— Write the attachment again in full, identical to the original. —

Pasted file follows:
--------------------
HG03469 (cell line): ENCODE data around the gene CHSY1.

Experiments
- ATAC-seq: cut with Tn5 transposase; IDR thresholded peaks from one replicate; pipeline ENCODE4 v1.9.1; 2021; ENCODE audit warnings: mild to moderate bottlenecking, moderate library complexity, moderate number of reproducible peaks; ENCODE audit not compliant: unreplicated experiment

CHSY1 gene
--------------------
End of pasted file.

HG03469 (cell line): ENCODE data around the gene CHSY1.

Experiments
- ATAC-seq: cut with Tn5 transposase; IDR thresholded peaks from one replicate; pipeline ENCODE4 v1.9.1; 2021; ENCODE audit warnings: mild to moderate bottlenecking, moderate library complexity, moderate number of reproducible peaks; ENCODE audit not compliant: unreplicated experiment

CHSY1 gene